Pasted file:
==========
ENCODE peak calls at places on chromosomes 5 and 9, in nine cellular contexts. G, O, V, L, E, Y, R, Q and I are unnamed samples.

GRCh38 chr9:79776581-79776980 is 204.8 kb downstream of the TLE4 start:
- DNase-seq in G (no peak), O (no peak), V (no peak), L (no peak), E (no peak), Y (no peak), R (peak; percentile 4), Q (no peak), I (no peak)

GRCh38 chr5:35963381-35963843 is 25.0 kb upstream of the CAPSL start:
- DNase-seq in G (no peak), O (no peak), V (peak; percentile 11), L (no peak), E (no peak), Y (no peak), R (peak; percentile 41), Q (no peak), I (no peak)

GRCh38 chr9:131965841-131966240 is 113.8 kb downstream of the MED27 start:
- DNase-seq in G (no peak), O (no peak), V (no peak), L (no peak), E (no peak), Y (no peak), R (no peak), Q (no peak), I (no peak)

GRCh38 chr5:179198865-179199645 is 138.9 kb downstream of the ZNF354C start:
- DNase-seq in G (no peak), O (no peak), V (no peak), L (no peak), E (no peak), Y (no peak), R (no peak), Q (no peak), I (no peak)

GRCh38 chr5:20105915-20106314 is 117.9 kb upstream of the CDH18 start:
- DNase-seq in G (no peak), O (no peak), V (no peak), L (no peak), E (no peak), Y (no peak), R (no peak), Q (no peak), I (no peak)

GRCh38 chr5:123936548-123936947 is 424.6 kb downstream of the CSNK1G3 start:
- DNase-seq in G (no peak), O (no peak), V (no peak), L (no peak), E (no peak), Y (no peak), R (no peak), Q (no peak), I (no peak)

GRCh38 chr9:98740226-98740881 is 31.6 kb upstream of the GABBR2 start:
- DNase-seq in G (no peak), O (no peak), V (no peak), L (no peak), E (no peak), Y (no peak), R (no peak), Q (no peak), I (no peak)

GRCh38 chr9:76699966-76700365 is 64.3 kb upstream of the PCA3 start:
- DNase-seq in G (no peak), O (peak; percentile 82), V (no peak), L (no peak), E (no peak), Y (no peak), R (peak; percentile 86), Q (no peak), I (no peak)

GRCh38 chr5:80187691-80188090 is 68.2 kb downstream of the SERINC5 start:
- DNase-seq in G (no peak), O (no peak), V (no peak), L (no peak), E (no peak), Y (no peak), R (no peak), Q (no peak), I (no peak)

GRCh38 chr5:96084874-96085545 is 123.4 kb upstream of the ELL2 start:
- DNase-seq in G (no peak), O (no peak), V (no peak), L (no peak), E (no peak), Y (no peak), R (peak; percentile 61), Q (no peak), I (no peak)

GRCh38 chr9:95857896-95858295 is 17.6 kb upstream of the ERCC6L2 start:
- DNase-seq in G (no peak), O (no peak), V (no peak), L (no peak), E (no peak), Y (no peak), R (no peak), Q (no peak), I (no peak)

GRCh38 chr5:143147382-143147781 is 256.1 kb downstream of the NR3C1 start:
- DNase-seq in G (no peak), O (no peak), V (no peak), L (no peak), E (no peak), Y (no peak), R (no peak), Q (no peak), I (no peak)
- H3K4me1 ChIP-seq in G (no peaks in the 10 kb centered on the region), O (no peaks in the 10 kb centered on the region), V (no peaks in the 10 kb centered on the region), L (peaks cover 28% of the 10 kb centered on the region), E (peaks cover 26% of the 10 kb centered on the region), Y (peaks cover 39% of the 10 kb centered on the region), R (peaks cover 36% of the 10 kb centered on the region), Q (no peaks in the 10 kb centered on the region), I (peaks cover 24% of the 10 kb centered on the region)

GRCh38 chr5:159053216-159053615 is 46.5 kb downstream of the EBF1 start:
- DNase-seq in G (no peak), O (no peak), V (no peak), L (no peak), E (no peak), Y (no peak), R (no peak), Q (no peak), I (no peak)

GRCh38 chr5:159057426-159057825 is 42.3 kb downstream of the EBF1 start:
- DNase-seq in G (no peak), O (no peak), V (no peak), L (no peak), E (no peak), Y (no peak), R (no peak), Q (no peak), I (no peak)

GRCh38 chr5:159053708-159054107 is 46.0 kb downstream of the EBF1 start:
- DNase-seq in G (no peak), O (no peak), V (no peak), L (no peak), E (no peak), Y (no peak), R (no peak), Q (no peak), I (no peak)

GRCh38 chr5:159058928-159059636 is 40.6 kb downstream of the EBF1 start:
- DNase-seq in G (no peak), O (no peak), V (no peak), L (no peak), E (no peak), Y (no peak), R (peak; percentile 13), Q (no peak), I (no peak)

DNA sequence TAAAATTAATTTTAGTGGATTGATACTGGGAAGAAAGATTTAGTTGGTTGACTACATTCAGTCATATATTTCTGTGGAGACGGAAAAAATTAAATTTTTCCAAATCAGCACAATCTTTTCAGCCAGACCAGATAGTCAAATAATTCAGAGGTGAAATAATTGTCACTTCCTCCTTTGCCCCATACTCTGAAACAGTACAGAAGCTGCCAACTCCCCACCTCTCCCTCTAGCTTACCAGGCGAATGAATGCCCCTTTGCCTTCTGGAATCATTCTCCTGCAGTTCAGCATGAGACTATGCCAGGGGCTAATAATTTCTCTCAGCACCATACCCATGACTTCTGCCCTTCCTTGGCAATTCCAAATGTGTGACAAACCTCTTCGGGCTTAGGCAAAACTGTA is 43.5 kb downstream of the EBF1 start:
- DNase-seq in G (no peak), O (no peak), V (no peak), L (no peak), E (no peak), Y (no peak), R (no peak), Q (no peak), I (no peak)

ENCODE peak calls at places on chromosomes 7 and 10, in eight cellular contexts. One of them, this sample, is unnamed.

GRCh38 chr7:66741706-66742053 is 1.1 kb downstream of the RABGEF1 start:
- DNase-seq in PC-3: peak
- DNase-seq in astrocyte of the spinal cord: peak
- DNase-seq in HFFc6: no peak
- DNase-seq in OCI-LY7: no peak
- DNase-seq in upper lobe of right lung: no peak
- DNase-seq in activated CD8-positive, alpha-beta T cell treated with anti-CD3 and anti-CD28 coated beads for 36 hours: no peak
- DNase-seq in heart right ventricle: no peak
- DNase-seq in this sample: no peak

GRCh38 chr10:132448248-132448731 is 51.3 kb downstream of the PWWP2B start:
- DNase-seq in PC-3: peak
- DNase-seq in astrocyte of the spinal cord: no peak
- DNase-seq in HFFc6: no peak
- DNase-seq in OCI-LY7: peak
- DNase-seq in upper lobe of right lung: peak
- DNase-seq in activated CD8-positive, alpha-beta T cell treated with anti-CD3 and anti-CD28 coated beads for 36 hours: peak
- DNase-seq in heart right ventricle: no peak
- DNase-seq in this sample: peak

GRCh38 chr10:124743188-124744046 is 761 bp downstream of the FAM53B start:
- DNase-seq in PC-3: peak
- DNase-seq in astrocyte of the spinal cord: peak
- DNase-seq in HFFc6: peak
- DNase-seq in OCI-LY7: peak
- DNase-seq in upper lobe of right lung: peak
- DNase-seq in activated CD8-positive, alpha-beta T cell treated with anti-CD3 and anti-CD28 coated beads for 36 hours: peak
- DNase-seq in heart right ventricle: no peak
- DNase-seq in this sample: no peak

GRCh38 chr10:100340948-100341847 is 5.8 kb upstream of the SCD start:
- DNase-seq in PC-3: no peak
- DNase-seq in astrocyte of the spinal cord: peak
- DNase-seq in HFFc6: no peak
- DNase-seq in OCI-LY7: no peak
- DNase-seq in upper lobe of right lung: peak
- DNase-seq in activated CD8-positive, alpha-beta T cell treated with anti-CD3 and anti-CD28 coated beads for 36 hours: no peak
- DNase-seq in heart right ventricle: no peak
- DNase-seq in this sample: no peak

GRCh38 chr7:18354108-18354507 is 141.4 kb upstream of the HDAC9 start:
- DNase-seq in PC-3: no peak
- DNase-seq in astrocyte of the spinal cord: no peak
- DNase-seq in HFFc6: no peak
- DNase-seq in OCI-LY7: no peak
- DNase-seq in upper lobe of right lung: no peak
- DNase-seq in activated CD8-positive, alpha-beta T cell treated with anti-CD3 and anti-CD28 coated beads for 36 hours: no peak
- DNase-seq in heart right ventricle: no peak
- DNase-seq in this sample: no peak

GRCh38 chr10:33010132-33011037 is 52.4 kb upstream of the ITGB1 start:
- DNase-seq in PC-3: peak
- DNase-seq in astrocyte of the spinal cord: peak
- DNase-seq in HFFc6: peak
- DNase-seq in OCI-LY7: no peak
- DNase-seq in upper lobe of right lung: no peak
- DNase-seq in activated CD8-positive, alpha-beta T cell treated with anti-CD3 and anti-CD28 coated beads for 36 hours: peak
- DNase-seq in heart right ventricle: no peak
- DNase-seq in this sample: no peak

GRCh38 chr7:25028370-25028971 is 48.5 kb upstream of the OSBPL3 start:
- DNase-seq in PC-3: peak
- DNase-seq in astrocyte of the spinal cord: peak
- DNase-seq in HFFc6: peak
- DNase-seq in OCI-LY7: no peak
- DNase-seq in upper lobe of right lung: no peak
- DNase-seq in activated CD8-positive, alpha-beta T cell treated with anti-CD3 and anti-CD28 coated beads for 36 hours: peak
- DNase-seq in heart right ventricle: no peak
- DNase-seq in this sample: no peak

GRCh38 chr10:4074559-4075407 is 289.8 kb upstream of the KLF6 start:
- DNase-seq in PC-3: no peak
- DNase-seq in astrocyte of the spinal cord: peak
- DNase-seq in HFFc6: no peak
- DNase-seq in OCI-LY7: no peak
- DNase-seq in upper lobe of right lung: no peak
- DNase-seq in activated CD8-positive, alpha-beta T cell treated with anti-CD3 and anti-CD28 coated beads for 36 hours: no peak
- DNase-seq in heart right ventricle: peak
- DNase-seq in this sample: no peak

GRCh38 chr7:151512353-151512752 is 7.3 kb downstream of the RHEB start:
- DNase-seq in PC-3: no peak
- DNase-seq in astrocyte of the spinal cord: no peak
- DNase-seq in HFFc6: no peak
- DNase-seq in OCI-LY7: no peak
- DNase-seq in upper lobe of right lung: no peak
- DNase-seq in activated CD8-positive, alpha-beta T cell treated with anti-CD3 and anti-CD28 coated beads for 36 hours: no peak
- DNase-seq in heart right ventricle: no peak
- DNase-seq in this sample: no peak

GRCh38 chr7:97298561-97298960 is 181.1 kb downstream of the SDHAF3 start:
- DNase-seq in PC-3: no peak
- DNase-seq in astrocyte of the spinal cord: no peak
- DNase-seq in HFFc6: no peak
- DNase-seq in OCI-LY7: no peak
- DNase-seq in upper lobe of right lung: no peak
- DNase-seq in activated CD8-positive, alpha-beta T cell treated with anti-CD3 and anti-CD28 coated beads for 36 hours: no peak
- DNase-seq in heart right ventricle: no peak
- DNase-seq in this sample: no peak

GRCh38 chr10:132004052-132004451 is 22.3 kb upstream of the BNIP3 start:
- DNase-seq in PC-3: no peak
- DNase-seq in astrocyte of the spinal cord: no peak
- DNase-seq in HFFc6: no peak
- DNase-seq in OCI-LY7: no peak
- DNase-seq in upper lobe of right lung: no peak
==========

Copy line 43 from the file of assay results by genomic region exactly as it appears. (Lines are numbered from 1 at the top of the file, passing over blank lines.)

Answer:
- DNase-seq in upper lobe of right lung: no peak